Marion Barry was tired and needed to rest, but the people who dropped by his campaign headquarters Thursday to congratulate him and, invariably, to ask for his help didn't seem to notice. Or if they did notice, they pressed on with their requests anyway.

That included me. I'd come for an interview. And when Barry's voice became nearly inaudible during our conversation ("I'm just a little sleepy," he told me), I simply pushed my tape recorder closer.

"The key to my success is not just providing services to my constituents," said Barry, who had just won the Ward 8 Democratic primary, which all but assures him of a seat on the D.C. Council. "I'm out there. I was campaigning nine, ten hours a day. We were in every precinct, every neighborhood I could think of. And the people were ecstatic to see me."

In retrospect, I should have canceled the talk and urged Barry to go home and get in bed. At the very least, I might have reminded him of a conversation we had in 1996, when he telephoned from a spiritual retreat at the Skinner Farm in Maryland.

Barry had burnt himself out doing the very thing he was boasting about now.

Back then, Barry had said: "I'd find myself adding 30 minutes to my schedule here, another 30 there, until I looked up one Sunday, and I had been on the go from 7:30 a.m. to 7 p.m. . . . I started doing it my way, trying to control everything, to fix everything and be on top of everything."

Barry is now 68. He has hypertension and diabetes and has been treated for prostate cancer. Those who love him ought to insist that he take better care of himself. Instead, many of his supporters and fans are treating him as if he were some ageless wonder, full of the vim and vigor of old.

Barry appears all too willing to perpetuate the myth -- sprinting along the sidewalk after casting his vote Tuesday, even though at times he hardly has the strength to rise from a chair.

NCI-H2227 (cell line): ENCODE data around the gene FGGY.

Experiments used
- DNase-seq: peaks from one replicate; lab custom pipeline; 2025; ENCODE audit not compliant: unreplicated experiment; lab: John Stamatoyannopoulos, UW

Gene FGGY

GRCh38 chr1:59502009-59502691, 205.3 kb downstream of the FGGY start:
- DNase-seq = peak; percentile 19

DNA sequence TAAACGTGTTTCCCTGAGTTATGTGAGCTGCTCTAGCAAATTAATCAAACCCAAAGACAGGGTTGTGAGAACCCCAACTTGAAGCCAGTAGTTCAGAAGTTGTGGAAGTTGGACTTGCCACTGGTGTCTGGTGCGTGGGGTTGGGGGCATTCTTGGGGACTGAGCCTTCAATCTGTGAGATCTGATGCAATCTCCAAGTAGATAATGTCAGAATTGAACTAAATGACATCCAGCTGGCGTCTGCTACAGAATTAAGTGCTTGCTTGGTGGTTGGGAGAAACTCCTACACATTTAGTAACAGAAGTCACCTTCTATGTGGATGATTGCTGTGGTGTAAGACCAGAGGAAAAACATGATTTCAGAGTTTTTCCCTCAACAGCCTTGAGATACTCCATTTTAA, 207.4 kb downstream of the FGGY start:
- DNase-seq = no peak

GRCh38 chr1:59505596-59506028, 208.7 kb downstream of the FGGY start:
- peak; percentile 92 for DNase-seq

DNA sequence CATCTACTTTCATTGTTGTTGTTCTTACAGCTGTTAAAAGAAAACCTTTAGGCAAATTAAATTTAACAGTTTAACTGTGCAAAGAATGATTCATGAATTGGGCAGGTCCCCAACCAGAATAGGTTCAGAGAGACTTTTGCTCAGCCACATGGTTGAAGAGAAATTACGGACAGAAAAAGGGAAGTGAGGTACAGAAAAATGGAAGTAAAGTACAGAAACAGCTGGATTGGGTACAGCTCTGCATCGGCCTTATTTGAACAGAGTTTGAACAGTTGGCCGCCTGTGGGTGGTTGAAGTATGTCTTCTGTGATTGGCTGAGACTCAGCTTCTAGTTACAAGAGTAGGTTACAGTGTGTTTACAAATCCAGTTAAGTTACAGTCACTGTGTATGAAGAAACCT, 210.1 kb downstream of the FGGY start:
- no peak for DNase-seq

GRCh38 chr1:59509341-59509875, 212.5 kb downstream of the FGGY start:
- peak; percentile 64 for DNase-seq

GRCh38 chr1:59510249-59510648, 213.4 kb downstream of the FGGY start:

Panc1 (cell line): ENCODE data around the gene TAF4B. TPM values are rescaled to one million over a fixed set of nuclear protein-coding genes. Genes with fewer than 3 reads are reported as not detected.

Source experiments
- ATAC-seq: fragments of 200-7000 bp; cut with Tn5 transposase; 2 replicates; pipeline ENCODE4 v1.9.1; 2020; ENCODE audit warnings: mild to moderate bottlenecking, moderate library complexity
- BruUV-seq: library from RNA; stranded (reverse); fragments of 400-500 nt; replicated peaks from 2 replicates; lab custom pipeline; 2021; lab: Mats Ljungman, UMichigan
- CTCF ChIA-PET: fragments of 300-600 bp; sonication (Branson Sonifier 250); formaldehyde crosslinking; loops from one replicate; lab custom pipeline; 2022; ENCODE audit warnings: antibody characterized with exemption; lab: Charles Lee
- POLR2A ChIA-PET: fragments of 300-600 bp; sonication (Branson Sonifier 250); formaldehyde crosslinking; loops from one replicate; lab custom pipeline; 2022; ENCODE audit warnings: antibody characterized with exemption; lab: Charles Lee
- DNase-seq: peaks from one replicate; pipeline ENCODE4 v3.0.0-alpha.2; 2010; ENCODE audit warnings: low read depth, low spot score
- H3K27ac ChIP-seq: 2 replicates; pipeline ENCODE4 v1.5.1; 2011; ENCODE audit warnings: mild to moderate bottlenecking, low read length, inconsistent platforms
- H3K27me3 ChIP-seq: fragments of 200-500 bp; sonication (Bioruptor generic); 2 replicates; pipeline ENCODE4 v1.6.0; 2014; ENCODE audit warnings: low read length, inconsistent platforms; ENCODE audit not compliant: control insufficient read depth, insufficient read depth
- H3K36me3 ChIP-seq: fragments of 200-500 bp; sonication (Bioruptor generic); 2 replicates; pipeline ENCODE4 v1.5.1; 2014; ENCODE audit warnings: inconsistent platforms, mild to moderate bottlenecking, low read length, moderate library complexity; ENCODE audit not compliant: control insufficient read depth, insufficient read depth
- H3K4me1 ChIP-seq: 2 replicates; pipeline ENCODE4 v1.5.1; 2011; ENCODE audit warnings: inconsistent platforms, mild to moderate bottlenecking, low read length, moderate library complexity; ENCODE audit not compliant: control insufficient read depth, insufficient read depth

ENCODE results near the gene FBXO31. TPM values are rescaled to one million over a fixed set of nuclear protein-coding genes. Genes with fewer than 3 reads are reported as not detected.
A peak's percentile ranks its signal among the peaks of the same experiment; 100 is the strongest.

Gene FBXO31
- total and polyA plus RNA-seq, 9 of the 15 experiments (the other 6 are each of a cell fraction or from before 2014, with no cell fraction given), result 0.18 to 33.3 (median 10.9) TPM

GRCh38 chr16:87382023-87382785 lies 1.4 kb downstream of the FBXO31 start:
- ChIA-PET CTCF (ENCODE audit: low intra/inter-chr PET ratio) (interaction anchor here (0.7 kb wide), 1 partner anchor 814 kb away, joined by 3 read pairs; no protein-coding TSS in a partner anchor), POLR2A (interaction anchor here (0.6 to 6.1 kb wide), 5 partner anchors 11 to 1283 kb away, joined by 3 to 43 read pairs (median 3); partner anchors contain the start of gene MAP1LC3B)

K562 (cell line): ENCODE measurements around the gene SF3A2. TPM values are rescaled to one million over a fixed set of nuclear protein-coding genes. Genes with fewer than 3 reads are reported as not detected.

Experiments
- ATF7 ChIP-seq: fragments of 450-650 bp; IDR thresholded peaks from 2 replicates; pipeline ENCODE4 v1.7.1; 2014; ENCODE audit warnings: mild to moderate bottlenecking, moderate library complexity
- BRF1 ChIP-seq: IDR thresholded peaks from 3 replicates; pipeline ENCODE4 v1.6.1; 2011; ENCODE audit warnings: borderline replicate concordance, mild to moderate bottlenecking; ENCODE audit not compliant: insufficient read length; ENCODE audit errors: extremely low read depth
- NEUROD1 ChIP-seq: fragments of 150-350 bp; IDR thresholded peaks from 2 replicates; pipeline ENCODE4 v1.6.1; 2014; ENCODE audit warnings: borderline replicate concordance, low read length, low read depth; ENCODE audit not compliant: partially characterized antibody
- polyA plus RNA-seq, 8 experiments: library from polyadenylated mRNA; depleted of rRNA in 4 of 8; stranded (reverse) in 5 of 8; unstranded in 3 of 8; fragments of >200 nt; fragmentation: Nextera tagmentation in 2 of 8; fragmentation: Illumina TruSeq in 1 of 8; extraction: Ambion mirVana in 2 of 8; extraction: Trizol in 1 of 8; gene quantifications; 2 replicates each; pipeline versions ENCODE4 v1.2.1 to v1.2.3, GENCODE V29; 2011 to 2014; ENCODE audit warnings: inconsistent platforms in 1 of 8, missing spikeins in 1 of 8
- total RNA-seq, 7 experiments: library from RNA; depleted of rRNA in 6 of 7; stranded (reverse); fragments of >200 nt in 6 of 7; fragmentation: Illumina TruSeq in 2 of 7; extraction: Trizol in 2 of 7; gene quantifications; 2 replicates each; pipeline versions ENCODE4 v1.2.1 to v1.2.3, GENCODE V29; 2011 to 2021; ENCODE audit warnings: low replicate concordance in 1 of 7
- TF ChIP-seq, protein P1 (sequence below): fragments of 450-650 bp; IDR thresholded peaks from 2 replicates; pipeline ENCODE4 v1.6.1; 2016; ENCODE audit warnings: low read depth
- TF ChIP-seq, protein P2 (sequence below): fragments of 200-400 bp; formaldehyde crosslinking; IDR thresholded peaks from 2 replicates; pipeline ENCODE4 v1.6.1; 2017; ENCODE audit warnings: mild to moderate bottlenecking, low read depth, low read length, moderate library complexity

During our interview last week, Barry could not resist answering his cell phone, which rang constantly. "It's reflex," he explained, bringing the telephone to his ear as if under some spell.

"Take his cell phone away," Linda Greene, Barry's campaign spokesman, told Darrell Poston, Barry's bodyguard.

"Gimme the phone," Poston said, reaching for it. Barry pulled the phone back to his chest.

"Hey, hey, gimme the phone," Poston said again.

"Hey, hey? Horses eat hay," Barry replied, holding tight.

Barry eventually handed over the phone. But he still held forth with whoever walked through the door.

"How do I get in touch with you?" asked a woman whose program for senior citizens was about to be evicted from a D.C. government-owned building. Barry wrote down his cell phone number and gave it to her.

"What's a good time to call?" she asked.

"Any time," Barry replied.

A look of distress vanished from the woman's face and was replaced by a more hopeful expression. Barry's satisfaction was apparent as well, for that was the kind of makeover he says he has planned for the face of Ward 8.

And yet he could barely stay awake. "My telephone was ringing all night," he said.

Few have been willing to speak frankly to Barry about matters as personal as his diet and lack of rest. And those who have usually were ignored. But if everybody who went to him with a hand out showed sincere interest in his well-being, Barry might come to see himself in a more realistic light: as a distinguished elder with insight and wisdom to share, instead of a hard-charging freshman with something to prove.

"Every time I'd go to the supermarket, I'd hear, 'Mr. Barry, can you help me with this?' 'Mr. Mayor, can you help me with that?' But I didn't have the power," he said, again almost inaudibly, about his decision to run this year. "So I decided to come back, to see if I can make a difference."

But even as he sets out to help others, he need not neglect himself.